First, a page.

SLAUGHTER THE JEWS
SLAUGHTER THE JEWS!
Here is an excerpt from my novel, “Arise and Shine!” describing the slaughter of Tevye’s daughter, Hava, during the 1929 massacre in Hevron, and the unexpected reaction of Rabbi Kook.
That morning in Hevron, most of the Arab policemen didn’t report for duty. Some joined in the pogrom. British Police Commander, Cafferata, was alone against some eight-hundred bloodthirsty Arabs, who, as if possessed by the devil, had turned into savages overnight. The reinforcements Cafferata had requested never arrived. A little after eight o’clock, after the Jews had finished their Sabbath morning prayers, hordes of screaming Arabs, armed with staves, axes, knives, and sabers attacked the Jewish Quarter. They smashed down the door of the first home they came to and beat and stabbed the occupants to death. Cafferata arrived at the scene and shot two of the marauders. The others ran off deeper into the Quarter, shouting, “Slaughter the Jews!” The Jewish policeman, Itamar, stood guarding the entrance to the yeshiva when the frenzied mob approached. He managed to shoot three Arabs before they hacked him into pieces. That morning, barely a minyan of students had shown up at the yeshiva to pray. One of the Arabs who first burst into the study hall grabbed Rabbi Slonim, who was still wearing his prayer shawl. He pushed the Jew forcefully toward the back door of the building. “Come with me!” he said, leading the frightened and out-of-breath Rabbi through narrow alleyways to the door of an Arab home outside the Jewish Quarter. “Stay here with my brother,” the Arab told him. “You’ll be safe.”
“G-d bless you,” the Rabbi uttered in relief. “But what about my family?”
“Stay here!” the Arab repeated and ran off, shutting the door behind him. Quickly the brother led the Rabbi down a short flight of stairs to a basement where twenty Jews, men, women, and children were sitting cramped together on the floor, praying for the terror to pass.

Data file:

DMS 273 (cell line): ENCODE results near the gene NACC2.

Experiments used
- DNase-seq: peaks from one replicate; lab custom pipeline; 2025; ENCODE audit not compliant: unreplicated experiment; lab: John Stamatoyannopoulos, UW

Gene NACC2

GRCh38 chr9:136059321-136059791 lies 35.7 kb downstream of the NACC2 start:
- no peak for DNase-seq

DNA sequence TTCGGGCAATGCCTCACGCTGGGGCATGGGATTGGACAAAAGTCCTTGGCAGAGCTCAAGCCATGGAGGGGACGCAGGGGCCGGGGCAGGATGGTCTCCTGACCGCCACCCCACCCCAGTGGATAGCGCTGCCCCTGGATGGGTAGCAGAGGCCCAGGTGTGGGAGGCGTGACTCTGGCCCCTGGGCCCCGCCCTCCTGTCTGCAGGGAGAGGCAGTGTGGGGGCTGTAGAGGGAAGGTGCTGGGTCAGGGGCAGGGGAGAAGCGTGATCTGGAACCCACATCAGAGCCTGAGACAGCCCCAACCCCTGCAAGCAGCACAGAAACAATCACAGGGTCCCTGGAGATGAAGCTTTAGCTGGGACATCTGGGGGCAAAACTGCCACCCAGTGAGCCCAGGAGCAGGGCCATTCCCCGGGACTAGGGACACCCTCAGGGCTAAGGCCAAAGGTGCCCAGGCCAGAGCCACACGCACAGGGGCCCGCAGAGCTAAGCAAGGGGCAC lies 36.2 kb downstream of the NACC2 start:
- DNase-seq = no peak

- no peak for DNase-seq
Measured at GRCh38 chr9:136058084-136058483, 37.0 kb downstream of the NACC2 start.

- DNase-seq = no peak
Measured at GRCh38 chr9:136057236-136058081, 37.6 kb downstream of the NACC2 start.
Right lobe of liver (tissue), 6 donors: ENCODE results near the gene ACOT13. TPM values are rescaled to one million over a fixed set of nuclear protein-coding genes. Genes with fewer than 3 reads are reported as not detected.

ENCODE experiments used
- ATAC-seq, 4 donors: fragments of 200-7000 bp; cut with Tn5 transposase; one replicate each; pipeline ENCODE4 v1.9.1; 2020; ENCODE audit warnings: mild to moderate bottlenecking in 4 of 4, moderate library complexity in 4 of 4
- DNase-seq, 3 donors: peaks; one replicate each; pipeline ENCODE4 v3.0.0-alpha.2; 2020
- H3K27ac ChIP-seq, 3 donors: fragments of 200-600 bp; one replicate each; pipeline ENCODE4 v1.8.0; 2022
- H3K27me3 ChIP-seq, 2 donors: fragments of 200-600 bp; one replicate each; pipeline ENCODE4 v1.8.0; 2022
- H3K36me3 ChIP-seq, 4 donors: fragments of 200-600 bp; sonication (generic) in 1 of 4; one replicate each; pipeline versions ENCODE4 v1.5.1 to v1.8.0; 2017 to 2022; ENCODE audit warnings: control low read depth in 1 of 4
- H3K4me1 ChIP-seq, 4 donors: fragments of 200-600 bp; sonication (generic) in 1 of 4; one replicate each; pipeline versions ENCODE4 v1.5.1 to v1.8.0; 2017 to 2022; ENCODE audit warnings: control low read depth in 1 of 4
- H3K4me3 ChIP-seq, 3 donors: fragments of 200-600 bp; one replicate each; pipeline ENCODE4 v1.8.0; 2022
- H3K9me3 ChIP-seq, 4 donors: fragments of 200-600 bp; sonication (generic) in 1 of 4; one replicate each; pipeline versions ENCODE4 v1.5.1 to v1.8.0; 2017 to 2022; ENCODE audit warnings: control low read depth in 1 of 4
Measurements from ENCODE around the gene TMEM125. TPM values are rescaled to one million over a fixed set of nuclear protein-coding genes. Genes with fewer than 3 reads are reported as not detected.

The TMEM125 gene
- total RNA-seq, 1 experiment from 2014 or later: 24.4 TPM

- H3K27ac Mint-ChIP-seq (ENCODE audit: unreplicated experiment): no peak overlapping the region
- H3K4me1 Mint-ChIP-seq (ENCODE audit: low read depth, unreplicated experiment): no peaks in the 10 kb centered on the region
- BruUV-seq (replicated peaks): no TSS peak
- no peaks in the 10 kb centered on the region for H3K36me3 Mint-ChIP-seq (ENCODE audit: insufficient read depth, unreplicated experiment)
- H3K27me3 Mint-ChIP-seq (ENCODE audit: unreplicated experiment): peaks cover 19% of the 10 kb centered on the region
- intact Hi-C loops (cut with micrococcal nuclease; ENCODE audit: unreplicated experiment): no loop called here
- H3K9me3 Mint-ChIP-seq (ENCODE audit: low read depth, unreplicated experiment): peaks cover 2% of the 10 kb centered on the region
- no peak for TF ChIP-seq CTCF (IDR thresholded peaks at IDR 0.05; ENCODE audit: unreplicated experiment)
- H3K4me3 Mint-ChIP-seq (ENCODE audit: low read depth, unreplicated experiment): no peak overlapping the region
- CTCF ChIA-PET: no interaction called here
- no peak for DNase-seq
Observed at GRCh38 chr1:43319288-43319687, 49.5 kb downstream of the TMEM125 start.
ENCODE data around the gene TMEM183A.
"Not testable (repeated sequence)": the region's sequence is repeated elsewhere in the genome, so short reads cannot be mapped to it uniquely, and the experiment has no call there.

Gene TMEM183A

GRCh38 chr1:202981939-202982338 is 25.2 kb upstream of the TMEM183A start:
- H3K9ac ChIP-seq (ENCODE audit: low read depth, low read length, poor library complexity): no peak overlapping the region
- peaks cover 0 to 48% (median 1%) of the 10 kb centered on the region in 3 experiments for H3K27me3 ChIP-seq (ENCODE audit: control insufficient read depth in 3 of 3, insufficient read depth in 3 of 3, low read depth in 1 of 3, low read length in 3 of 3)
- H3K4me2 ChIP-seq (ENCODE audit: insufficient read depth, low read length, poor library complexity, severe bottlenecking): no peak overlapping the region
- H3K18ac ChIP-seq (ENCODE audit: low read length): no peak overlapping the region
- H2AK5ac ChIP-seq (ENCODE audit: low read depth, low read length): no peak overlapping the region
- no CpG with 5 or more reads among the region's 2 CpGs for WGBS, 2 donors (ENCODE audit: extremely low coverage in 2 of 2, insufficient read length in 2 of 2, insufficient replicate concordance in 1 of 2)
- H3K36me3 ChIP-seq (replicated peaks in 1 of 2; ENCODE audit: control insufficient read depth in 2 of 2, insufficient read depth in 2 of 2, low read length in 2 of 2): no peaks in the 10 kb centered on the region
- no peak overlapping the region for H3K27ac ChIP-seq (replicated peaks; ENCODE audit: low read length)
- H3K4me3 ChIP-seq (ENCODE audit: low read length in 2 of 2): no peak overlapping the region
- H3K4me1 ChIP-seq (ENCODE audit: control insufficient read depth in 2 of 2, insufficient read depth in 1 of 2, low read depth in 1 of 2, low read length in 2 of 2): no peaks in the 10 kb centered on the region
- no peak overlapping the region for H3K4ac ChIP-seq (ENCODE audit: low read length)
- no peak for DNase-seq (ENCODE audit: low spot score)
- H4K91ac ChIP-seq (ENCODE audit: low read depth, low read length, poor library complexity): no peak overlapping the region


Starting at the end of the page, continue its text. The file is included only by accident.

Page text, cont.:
The students in the yeshiva weren’t as lucky. The Arabs cut out their tongues, gouged out their eyes, and dismembered them in a merciless massacre. Pages were torn out of holy books, and the Aron HaKodesh overturned. One Torah scroll was stolen and the other was sliced into pieces. Setting the synagogue ablaze, the crazed rabble rushed off in search for more Jewish blood.
Cafferata ran from house to house, shooting in the air and firing at would-be killers. Later, he testified: “Upon hearing screams in a room, I rushed inside and saw an Arab chopping off a child’s head with a sword. He had already slashed him once and was about to strike him again when he saw me and turned to strike at me. I blocked the sword with my rifle, then shot him in the stomach. Behind him, one of my Arab constables on the police force clutched a blood-stained dagger in his hand. He stood over a woman who lay sprawled dead on the floor. ‘I’m a policeman!’ he begged, when I pointed my gun at his face. When he tried to flee, I shot him dead.”
The day before, Rabbi Slonin’s son, Eliezer, had hidden fifty Jews in the Anglo-Palestine Bank, adjacent to his house. The bank, which he managed, was closed for the Sabbath, but the rioters discovered the hideout. Eliezer ran for his revolver, but an axe crashed down on his head, shattering his skull. His wife and her parents met the same bloody fate. Their infant son, Shlomo, wounded badly in the head, was miraculously saved when the bodies of his butchered parents fell over him, hiding him from view. With wide screams, the axe-wielding mob massacred twenty-five Jews, including twenty yeshiva students and the family of one of the yeshiva’s Rabbis. They cut off fingers, hands, and feet, torturing the young Torah scholars, stabbing them again and again until death saved them from Ishmael’s ancient jealousy and hatred. Arabs slaughtered the Rabbi’s children with their axes, and repeatedly raped his wife, forcing him to watch until they pierced him with their swords, cut open his chest and tore out his heart which they paraded triumphantly through the streets, where there was not a policeman to be seen.